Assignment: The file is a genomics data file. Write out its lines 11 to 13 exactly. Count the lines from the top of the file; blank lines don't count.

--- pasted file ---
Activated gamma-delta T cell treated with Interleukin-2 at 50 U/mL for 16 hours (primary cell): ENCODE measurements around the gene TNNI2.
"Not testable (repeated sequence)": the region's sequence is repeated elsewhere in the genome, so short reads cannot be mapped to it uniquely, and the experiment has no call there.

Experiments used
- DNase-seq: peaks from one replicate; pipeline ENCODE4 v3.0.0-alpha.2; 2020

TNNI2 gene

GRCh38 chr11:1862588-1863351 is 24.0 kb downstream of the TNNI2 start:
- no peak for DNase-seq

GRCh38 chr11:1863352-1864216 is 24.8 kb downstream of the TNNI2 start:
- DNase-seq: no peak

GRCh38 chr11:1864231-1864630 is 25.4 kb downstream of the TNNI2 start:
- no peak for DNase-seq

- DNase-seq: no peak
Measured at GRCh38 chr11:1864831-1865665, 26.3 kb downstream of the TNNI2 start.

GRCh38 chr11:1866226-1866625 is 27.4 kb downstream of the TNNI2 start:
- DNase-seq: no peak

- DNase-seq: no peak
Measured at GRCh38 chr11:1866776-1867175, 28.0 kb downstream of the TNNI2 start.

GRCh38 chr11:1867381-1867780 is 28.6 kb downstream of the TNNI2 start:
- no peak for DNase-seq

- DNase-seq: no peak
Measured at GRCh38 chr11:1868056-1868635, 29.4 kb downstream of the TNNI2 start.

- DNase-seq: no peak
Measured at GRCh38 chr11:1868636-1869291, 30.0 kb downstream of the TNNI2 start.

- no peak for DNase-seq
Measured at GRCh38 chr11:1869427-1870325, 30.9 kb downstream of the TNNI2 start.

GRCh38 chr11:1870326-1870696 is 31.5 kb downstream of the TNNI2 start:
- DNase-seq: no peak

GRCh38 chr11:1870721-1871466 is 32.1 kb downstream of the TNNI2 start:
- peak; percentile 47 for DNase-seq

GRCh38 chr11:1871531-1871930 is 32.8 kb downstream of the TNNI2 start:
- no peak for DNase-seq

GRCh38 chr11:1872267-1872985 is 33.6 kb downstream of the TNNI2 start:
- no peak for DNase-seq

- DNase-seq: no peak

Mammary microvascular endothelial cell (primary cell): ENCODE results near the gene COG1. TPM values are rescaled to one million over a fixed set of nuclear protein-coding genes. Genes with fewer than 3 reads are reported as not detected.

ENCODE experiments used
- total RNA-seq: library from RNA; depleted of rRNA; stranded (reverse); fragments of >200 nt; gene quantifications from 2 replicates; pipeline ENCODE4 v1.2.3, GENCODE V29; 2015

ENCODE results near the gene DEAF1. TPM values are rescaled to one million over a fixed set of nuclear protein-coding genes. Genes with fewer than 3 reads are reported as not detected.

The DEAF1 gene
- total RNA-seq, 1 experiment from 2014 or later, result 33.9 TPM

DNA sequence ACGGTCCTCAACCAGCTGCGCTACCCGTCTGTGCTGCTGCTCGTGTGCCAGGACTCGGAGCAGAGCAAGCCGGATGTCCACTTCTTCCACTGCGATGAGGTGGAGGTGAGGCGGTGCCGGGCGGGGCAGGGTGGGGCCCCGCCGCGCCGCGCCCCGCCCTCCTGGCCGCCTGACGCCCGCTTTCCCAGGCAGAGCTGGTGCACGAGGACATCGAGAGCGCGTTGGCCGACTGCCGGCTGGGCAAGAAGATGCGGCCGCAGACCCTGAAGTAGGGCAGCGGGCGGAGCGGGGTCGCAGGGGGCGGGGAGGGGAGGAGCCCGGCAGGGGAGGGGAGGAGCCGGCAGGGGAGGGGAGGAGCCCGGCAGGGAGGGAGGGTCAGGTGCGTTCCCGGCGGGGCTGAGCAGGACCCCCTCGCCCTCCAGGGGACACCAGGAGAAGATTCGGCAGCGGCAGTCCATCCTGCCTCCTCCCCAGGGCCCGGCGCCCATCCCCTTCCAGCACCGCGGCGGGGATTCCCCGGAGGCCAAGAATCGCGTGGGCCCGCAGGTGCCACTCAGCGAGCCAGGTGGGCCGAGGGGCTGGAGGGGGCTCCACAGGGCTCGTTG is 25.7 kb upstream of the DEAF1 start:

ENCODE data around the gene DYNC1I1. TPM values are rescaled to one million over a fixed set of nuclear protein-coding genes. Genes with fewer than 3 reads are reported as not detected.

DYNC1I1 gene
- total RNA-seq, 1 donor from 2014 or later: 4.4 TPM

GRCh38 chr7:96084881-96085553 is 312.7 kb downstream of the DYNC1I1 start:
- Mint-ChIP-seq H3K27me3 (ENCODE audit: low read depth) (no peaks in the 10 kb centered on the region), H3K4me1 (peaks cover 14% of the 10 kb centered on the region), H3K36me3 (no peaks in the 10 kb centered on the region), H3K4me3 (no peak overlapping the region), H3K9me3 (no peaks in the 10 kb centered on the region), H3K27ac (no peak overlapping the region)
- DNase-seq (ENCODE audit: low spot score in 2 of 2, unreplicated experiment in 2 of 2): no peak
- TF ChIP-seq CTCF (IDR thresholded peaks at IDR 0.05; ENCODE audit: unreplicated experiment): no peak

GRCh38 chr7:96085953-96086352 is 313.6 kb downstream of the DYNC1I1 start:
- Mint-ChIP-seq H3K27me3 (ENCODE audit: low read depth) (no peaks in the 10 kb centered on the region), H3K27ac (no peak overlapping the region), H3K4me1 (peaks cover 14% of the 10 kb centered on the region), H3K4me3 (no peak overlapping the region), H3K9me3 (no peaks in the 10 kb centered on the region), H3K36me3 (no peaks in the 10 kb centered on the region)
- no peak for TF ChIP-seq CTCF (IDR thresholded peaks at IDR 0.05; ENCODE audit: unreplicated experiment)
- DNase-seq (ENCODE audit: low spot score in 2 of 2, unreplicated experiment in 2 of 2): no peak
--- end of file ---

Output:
- no peak for DNase-seq

- DNase-seq: no peak
Measured at GRCh38 chr11:1864831-1865665, 26.3 kb downstream of the TNNI2 start.